Guide to Cross-Cultural Communication (Guide to Business Communication Series)

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  • Format: Paperback
  • Copyright: 2004-01-01
  • Publisher: Pearson College Div
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This concise, practical book will help you communicate successfully in culturally diverse workplaces at home and abroad. You will learn to... bull; bull;Use sensitive cross-cultural writing and speaking skills. bull;Communicate successfully in cultures with different use of eye contact, body language, personal space, and silence. bull;Interact effectively with people who seem to have a completely different sense of time. bull;Negotiate and build credibility in various cultures, using different legal concepts. Like all the books in the Prentice Hall Series in Advanced Business Communication, this book is... bull; bull;Brief: summarizes key ideas only bull;Practical: offers clear, straightforward useful tools bull;Reader-friendly: provides an easy-to-skim format

Table of Contents

Understanding Cultures
Relationships: Individual or Collective?
Social Framework: High Context or Low Context?
Time: Linear, Flexible, or Cyclical?
Power: Hierarchical or Democratic?
Communicating Across Cultures
Using Language
Communicating Nonverbally
Concluding Remarks
Cultural Questionnaire
Suggested Readings
Suggested Films
Table of Contents provided by Publisher. All Rights Reserved.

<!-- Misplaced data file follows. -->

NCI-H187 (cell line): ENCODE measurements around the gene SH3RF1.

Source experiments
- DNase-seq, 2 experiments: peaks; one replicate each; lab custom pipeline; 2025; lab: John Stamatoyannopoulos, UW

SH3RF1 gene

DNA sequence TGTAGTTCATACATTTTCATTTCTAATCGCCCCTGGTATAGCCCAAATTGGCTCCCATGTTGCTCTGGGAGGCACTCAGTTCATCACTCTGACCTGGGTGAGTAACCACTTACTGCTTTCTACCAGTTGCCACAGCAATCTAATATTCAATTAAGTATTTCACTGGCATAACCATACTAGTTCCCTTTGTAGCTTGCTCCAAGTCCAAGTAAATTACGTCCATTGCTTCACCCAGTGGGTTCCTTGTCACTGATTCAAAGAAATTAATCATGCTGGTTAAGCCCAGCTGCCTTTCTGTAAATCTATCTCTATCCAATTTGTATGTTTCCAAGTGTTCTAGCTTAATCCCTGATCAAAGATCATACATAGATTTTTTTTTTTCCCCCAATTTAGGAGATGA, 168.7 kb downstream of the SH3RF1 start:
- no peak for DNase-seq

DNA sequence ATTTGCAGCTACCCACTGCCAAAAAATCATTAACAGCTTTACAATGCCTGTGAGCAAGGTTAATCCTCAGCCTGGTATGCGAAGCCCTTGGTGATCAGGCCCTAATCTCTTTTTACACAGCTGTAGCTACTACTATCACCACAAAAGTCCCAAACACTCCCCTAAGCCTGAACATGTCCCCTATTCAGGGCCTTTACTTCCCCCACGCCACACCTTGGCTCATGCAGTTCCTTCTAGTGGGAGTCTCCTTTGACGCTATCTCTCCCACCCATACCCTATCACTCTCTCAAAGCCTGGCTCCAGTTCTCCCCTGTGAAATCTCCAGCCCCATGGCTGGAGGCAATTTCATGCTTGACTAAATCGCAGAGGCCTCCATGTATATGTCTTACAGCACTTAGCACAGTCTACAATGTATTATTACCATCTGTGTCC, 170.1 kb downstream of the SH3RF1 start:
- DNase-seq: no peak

HOW THIS BOOK CAN HELP YOU As U.S. companies become global entities and as the American workplace and American workers become increasingly multicultural, we face complex challenges in cross-cultural communication. For example, foreign direct investments in the United States are approaching $273 billion; because of these investments, millions of Americans now work for foreign employers. In addition, the United States has invested almost $125 billion abroad, which means that many Americans now work with foreign clients. Our workplaces also are becoming more and more diverse: The most recent Census Bureau statistics show that the total U.S. population of almost 300 million people includes over 35 million Latinos, over 34 million African-Americans, more than 12 million Asian and Pacific Islanders, and over 18 million people from a variety of races and ethnic groups. These groups represent many cultures, each with distinct preferences in communication styles. Unfortunately, our success rate working in this rich and demanding environment is not as high as it might be. Many instances of failure are caused not by inadequate management competencies or technical skills, but by lack of cultural sensitivity. Because the United States is geographically separate, Americans historically have been poor internationalists. We generally do not speak other languages (an indication that we don't take the international world seriously), and we often fail to recognize that people of other cultural backgrounds may have different goals, customs, thought patterns, management styles, and values. When we understand differences at all, we tend to be judgmental. Our attitude often is "If they knew better, they would do it our way." Even if we understand and attempt to work well with others in a multicultural context, we may suffer from tunnel vision based on experience acquired in purely American organizations. It's easy to find examples of this lack of ability to communicate cross culturally; miscommunication occurs every day in the American workplace: You think a contract deal is complete, yet it requires additional negotiation. "On-time delivery" seems to have no meaning for your vendor. An employee from a non-western culture is habitually late for meetings. A customer is offended by your direct approach to discussion of contract terms. Co-workers complain that a colleague "refuses" to offer ideas in meetings. If you have been puzzled by the beliefs, behaviors, and work ethic of others; if you plan to work abroad in the future; or if you wish to become a more successful communicator in culturally diverse workplaces both at home and abroad--this book will help by providing essential information and practical examples for these important aspects of intercultural communication. WHO CAN USE THIS BOOK If you are interested in understanding and improving cross-cultural communication both inside and outside your organization, you will benefit from the information presented here. Many readers will find this book useful: Managers, executives, and other business professionals who must communicate more effectively in an increasingly multicultural workplace; MBA students who can count up to a third of their classmates as international, who wish to improve their communication effectiveness in both academic and business settings, and who want to gain an edge in entering a global workplace; Instructors in graduate communication courses who wish to incorporate knowledge of intercultural communication into their syllabus; Corporate HR staff who educate workers about intercultural communication. WHY THIS BOOK WAS WRITTEN We have taught thousands of business professionals and MBA students at corporations and universities in the United States and abroad, and have been both surprised and dismayed at the lack of awareness

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